Acting on its mandate to ensure that rates for phone calls are just, reasonable and fair for all Americans, the FCC is working to rein in the excessive rates and egregious fees on phone calls paid by some of society's most vulnerable: people trying to stay in touch with loved ones serving time in jail or prison.

In most cases, inmates' telephone calling options are limited to one or more of the following calling types: collect, debit account or pre-paid account. Also, incarcerated persons typically cannot choose their calling provider. These factors, combined with unrestricted rates, have often resulted in unreasonably high phone bills for inmates' families.

New rate caps for calls from prisons and jails

The FCC's most recent action occurred on August 4, 2016, when it set new rate caps for local and long-distance inmate calling. The new rate caps are scheduled to take effect 90 days after publication in the Federal Register for prisons, and six months after publication in the Federal Register for jails.  Under that schedule, the new rates will likely take effect in prisons late in fourth quarter of 2016, and in jails late in the first quarter of 2017.

Currently, the FCC's interim rate cap is in effect, but applies only to interstate calls, not to intrastate or local calls. That rate is 21 cents a minute for debit/prepaid interstate calls, and 25 cents a minute for collect interstate calls.

Once they become effective, the new rate caps for local and long-distance debit and prepaid ICS calls will be as follows:

  • State or federal prisons: 13 cents/minute
  • Jails with 1,000 or more inmates: 19 cents/minute
  • Jails with 350-999 inmates: 21 cents/minute
  • Jails of up to 349 inmates: 31 cents/minute

Rates for collect calls are slightly higher in the first year and will be phased down to these caps after a two-year transition period.  Charges on inmate calls that exceed these rate caps will be in violation of federal rules.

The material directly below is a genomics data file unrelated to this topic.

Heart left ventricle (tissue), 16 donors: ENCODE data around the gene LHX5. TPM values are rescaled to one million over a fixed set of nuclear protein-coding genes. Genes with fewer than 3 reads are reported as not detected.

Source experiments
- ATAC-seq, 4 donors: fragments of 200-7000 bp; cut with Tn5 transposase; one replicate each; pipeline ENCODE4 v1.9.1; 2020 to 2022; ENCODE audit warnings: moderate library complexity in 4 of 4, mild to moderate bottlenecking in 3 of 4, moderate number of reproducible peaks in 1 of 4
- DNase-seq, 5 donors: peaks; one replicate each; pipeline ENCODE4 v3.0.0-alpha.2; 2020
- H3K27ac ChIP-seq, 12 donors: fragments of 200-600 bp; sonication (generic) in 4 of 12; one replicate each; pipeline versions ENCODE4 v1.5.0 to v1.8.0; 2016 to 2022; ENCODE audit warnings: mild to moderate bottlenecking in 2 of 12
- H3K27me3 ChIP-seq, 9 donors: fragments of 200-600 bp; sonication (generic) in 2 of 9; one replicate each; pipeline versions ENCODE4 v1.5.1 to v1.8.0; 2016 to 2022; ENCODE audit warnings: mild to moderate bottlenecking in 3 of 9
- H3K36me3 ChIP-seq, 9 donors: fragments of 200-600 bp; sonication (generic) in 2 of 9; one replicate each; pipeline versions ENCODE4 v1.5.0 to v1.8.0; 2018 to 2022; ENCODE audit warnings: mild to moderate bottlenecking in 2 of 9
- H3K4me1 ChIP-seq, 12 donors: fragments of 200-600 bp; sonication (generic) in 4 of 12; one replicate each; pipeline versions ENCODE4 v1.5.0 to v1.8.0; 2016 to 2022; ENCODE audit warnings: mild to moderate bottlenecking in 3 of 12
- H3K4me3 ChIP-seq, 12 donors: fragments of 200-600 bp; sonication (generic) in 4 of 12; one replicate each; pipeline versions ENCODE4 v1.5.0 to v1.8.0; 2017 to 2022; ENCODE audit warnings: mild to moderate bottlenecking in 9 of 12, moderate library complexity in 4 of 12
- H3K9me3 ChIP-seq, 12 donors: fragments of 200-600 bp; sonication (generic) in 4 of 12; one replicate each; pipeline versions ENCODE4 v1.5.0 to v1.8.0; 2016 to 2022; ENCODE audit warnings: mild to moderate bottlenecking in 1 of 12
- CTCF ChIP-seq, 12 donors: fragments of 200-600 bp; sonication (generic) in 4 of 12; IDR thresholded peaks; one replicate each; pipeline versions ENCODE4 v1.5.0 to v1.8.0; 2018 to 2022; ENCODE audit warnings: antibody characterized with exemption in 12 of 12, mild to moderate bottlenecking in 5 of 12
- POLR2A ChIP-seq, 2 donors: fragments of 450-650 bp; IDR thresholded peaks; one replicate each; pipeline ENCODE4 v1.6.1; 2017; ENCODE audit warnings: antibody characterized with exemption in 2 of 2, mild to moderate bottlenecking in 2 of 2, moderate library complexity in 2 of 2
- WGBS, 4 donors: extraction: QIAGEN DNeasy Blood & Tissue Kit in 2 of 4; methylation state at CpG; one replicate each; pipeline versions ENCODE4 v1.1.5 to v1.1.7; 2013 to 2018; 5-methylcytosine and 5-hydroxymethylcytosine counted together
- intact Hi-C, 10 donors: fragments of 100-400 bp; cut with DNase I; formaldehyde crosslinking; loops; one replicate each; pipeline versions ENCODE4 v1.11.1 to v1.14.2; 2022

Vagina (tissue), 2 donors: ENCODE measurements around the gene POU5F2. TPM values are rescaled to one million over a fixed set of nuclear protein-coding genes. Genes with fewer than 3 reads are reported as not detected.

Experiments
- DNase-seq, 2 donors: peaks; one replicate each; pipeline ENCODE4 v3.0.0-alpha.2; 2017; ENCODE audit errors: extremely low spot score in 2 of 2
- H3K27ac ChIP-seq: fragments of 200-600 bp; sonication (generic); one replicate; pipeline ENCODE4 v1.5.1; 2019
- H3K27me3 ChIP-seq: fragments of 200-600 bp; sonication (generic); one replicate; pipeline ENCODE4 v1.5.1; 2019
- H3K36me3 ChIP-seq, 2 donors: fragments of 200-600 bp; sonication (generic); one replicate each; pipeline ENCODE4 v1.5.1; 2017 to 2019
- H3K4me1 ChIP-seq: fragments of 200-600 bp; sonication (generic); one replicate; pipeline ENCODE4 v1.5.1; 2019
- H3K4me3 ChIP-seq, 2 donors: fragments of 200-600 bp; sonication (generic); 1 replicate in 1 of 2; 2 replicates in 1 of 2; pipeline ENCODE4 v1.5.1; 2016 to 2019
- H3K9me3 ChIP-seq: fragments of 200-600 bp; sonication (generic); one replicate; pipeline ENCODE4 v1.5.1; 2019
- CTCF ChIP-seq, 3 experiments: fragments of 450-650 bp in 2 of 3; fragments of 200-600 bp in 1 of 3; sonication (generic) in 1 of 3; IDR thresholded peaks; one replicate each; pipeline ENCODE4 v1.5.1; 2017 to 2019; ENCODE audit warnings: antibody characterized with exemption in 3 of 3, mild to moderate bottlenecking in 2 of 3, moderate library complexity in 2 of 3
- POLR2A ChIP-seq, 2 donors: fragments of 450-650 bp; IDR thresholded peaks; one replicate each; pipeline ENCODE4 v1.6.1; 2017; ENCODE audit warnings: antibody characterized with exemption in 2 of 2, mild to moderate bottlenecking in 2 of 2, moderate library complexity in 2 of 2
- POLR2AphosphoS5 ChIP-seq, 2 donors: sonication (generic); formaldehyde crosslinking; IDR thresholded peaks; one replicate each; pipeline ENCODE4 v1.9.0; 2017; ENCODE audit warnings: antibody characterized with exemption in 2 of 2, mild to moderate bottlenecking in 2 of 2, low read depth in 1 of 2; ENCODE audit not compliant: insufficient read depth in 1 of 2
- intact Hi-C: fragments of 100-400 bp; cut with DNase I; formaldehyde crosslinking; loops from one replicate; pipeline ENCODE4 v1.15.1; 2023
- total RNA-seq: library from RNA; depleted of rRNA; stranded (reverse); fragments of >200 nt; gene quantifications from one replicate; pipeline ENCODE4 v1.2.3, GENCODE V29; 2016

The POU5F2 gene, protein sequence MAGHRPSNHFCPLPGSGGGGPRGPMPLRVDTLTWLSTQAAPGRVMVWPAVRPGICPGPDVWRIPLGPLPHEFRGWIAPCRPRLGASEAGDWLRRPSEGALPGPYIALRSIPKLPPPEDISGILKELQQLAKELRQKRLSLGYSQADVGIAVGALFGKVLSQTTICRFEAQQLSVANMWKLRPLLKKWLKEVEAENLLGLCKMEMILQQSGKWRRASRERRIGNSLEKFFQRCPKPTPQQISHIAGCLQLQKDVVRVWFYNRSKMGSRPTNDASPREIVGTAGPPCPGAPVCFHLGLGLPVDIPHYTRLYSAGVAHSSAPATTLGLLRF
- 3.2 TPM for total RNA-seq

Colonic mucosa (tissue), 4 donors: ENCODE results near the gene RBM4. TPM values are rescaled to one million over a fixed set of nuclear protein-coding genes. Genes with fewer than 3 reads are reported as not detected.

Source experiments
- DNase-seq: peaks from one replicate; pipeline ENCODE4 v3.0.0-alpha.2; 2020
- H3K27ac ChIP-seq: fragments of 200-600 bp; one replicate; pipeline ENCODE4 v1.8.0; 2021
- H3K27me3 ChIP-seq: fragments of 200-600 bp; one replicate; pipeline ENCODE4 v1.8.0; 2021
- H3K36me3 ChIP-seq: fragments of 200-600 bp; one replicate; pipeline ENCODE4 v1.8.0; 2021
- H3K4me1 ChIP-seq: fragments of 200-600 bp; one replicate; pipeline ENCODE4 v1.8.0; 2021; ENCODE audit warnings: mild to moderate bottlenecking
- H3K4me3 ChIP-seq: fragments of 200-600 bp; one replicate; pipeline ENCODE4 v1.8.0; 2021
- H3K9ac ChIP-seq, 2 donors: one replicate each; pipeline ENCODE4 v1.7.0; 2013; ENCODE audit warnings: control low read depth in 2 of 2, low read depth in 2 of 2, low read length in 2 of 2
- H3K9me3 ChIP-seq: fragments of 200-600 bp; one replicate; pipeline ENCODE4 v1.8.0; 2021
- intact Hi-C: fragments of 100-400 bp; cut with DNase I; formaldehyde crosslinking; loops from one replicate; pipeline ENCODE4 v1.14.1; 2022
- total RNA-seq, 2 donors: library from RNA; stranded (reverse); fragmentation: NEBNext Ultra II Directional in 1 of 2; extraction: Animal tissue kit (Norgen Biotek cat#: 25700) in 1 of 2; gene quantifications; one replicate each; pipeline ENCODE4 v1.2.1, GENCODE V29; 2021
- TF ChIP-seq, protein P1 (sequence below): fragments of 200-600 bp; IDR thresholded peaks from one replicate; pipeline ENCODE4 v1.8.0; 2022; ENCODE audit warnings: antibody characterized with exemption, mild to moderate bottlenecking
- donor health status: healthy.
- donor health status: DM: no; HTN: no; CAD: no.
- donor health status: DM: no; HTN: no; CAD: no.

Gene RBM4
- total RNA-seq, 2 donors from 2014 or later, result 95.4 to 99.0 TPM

NOTE: The Commission in October 2015 established rate caps for local and long-distance calls, but these rates never took effect due to a court challenge. The rates set by the Commission on August 4, 2016, will replace the October 2015 rates.

Additional service charges

The Commission has also limited the types of ancillary services providers are permitted to charge users of inmate calling services and capped the amounts providers can charge for the permitted fees. Specifically, the Commission prohibits any additional service charges, except for the following:

Permitted Ancillary Service Charges and Taxes   Monetary Cap Per Use / Instruction
Applicable taxes and regulatory fees   Provider shall pass these charges through to consumers directly with no markup
Automated payment fees (includes payments by interactive voice response, web or kiosk)   $3.00
Live agent fee, i.e., phone payment or account set up with optional use of a live operator   $5.95
Paper bill/statement fees (no charge permitted for electronic bills/statements)   $2.00
Prepaid account funding minimums and maximums   Prohibit prepaid account funding minimums and prohibit prepaid account funding maximums under $50
Third-party financial transaction fees, e.g., MoneyGram, Western Union, credit card processing fees and transfers from third party commissary accounts   Provider shall pass this charge through to end user directly, with no markup

Calls involving the use of TTY

In addition, the Commission acted to protect ICS users with communications disabilities by limiting charges for ICS calls involving the use of TTY (text telephones). Per-minute rates for TTY-to-TTY calls are capped at 25 percent of the rates providers charge for traditional ICS calls and providers are not permitted to collect any charge or fee for TTY-to-voice or voice-to-TTY calls.

Other provisions related to inmate calling services

No inmate calling service provider may block a collect call solely because it lacks a prior billing relationship with the called party's telephone provider unless the provider also offers debit, pre-paid or pre-paid collect calling options.

FCC rules require that, when an inmate places a collect call, each operator service provider must identify itself to the person receiving the call before connecting the call. Each operator service provider must also disclose, before connecting the call, how the receiving party may obtain rate quotations.

Additionally, the operator service provider must permit the receiving party to terminate the telephone call at no charge before the call is connected. These rules apply only to interstate operator service provider calls.

If you feel you or a family member has been overcharged by an inmate calling service provider, you can file a complaint with the FCC.

Other resources

States may have their own rules governing intrastate ICS calls. To complain about violations of these state rules, contact the state public utility commission in the state where the call took place. State public utility commission addresses may be found at or in the government section of your local telephone directory.

Inmate Telephone Service Guide (pdf)


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Date Last Updated/Reviewed: 
Tuesday, October 25, 2016